New legislation proposed by Democratic U.S. Sen. Max Baucus would finance hotel and infrastructure repairs in Glacier National Park while leaving existing concession laws intact, aides say.
Baucus broached details of the bill last week. His proposal comes in response to similar legislation introduced in late May by Republicans Rep. Rick Hill and Sen. Conrad Burns.
The Republican bill calls for $200 million in federal funding to repair the park’s crumbling Going to the Sun Road, as well as $20 million for water, sewer and other infrastructure upgrades. Drawing fire in the GOP bill, however, is language that would potentially double the length of Glacier’s commercial operating season, along with the concessioner contract for running the park’s historic hotels. Critics say the bill also could allow room rates to dramatically increase and open the door for more damage to park resources through increased visitation. They note that some of the provisions directly contradict reforms made to national park concession laws in 1998.
Hill and Burns maintain their measures are necessary to allow the park’s main concessioner to adequately finance hotel repairs, which could top $100 million. Baucus, however, contends his plan will allow rehabilitation without giving special favors to Glacier Park Inc., which now holds the park’s main commercial contract.
Along with providing funding for Sun Road repairs and various infrastructure projects, Baucus’ bill would allocate $18 million for planning and construction of a new visitor center and $5 million to help surrounding communities mitigate impacts caused by park road restoration. Instead of extending concession contracts, the bill calls for setting up “historic lease financing” that would enable hotel operators to qualify for federal tax credits while repairs are being made. The leases could extend 40-50 years, but park seasons would not be changed.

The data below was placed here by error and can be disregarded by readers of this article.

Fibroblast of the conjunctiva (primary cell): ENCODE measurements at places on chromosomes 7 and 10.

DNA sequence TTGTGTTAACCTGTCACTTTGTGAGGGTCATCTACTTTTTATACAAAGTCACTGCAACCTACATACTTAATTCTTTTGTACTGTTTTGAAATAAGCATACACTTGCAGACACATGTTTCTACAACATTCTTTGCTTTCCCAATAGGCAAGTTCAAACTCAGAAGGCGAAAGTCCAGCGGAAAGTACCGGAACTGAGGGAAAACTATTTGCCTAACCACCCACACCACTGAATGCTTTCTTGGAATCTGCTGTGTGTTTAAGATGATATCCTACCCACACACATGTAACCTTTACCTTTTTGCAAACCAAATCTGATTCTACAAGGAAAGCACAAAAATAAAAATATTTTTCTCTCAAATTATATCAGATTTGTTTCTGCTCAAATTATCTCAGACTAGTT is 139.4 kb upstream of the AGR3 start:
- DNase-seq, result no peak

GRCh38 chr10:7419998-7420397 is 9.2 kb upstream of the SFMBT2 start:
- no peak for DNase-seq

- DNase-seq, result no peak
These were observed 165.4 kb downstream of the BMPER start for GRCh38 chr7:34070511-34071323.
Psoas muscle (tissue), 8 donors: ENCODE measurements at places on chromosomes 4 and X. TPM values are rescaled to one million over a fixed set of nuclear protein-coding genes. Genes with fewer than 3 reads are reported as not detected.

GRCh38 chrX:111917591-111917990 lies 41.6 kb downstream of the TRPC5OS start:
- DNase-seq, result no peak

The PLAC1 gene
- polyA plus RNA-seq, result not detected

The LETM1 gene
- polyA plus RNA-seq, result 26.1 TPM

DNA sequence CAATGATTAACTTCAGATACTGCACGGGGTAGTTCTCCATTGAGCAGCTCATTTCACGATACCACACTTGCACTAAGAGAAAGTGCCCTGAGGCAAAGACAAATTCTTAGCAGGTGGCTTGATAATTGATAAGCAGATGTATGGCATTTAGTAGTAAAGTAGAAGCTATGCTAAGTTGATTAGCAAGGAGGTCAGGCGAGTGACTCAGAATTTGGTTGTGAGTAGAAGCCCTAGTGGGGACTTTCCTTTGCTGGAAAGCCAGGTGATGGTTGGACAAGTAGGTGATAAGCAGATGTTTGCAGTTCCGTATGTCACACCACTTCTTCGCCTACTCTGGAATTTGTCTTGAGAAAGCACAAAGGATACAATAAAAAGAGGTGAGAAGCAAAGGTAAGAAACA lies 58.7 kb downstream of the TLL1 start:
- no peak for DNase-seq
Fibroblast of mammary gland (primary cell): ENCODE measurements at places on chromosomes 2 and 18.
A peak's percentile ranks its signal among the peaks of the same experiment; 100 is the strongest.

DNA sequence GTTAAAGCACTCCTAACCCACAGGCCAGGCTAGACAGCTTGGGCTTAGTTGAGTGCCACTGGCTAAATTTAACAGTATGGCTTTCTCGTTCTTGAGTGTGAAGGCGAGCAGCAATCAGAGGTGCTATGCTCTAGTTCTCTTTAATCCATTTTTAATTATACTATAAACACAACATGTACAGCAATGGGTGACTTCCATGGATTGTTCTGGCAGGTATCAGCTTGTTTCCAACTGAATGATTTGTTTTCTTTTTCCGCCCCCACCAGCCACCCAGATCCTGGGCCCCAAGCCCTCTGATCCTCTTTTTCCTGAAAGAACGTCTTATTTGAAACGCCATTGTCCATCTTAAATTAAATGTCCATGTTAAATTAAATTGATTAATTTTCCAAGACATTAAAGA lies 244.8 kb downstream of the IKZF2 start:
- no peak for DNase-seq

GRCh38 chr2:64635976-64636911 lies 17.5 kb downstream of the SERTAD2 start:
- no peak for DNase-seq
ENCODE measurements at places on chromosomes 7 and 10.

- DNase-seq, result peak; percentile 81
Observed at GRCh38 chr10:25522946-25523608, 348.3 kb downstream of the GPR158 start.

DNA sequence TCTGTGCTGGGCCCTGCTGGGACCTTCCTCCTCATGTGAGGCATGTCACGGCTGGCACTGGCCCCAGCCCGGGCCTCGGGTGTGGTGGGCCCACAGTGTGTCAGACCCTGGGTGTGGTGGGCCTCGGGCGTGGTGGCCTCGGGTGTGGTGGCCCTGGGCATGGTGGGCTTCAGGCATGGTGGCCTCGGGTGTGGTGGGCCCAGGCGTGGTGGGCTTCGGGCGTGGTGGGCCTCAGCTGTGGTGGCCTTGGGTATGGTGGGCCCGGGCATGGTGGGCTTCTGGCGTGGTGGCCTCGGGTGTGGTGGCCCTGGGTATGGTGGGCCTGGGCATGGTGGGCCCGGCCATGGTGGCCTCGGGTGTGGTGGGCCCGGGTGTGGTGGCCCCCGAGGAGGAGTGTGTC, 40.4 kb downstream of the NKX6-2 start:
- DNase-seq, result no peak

The Democratic proposal, which calls for public involvement in all stages of the process, also directs the National Park Service to enter into partnerships with Flathead Valley Community College, Salish Kootenai College, and Blackfeet Community College to provide future training for a variety of park jobs. Also envisioned is collaboration with the National Academy of Sciences to complete a comprehensive analysis of Glacier’s “cultural, historical and natural resources.” A report on related park needs would then be forwarded to Congress for its consideration.
“He’s concerned [the Republican bill] is putting the cart ahead of the horse,” says Baucus legislative director Brian Kuehl. He adds that various loan guarantees are also being looked at as a way to fix the aging lodges.
“We’re trying to find a balance between public and private investment that works for the public,” Kuehl says.